–Tecmessa from Sophocles’s Ajax
“I want to get rid of my feelings, to be free of this mad love.”
In its essence, philosophy is not a tool but a practice. It is a practice in right thinking and in right living–in right thinking as much as right living, where right living meets right thinking. There is in the end no separation. Where you are in your struggles, the practice must be one of letting go of desire: not letting go of this or that desire but of desire altogether. One cannot let go of desire simply by longing for it to be gone. Like the mad Ajax who slaughtered the sheep, one can only ring one’s hands in despair, can only do this, is resigned to this until one lets go. For one cannot wish it or will it away. Nor can one fill up one’s time with distractions or other perturbations in hopes that mad love will subside. One must remove oneself from the scene of the desire and head to the cloister, to the place of great silence, to the monastic life.
Philosophy, truly, is a practice or it is nothing. “In the premodern period,” writes Karen Armstrong, “in all the major faiths, the main emphasis was not on belief but on behavior. First, you changed your lifestyle [let us say instead: your way of life] and only then could you experience God, Nirvana, Brahman, or the Dao as a living reality.” In the modern period, philosophy became a set of propositions, demonstrations, and rational proofs: and thus it failed, and thus it fell into tool bags and tool kits, posts and ripostes, positions and counterpositions. Thus did it fall away–from life.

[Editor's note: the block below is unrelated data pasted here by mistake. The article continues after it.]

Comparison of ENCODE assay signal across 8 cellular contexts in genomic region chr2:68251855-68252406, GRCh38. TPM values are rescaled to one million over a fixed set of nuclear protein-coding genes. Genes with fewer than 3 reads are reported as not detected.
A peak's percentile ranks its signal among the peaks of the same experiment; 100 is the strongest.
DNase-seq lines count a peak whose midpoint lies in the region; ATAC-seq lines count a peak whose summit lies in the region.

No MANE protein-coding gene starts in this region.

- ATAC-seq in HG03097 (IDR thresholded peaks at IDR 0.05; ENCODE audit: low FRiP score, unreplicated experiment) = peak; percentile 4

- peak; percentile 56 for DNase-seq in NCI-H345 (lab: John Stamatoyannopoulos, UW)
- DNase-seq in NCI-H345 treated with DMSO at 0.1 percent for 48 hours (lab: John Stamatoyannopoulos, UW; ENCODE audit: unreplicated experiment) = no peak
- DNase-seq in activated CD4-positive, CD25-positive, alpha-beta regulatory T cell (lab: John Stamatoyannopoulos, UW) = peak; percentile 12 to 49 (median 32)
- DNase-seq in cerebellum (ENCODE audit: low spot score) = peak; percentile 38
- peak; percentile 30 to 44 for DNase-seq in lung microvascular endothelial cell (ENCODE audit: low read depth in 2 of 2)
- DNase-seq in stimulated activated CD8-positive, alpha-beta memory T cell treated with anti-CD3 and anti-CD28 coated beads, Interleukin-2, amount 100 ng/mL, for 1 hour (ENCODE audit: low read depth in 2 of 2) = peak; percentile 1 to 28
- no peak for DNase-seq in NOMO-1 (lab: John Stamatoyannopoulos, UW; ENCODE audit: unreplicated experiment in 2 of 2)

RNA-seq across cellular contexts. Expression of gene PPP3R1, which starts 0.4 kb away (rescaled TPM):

A philosophical practice is a form of discipline, of ongoing exercise on that which is low–one’s everyday habits–and on that which is high–the objects of contemplation. Armstrong:
The athlete and the dancer reveal the potential of the human body; they willingly subject themselves to a painful, rigorous, and exhausting discipline, giving up many comforts and pleasures in order to learn their craft. Because of this dedication, they are able to perform physical feats that are beyond the reach of an untrained person. In the same way, the contemplative gladly submits to an equally demanding regimen and, once he or she has become adept, manifests the full potential of the human spirit.
Letting go of desire is not the end of the story, not for those who must yet live in the world; it is a period of rest that cannot take place at home, only elsewhere amid the hallowed silence. Letting go of desire, not the work of a day but the result of continuous, strenuous practice, is the force behind learning how to desire again: this time the right things, this time in the right way, this way not the mad way of Aphrodite and Athena.
Vacillation is the way of exhaustion; waiting the way of despair; philosophy a way of life. There is no other way.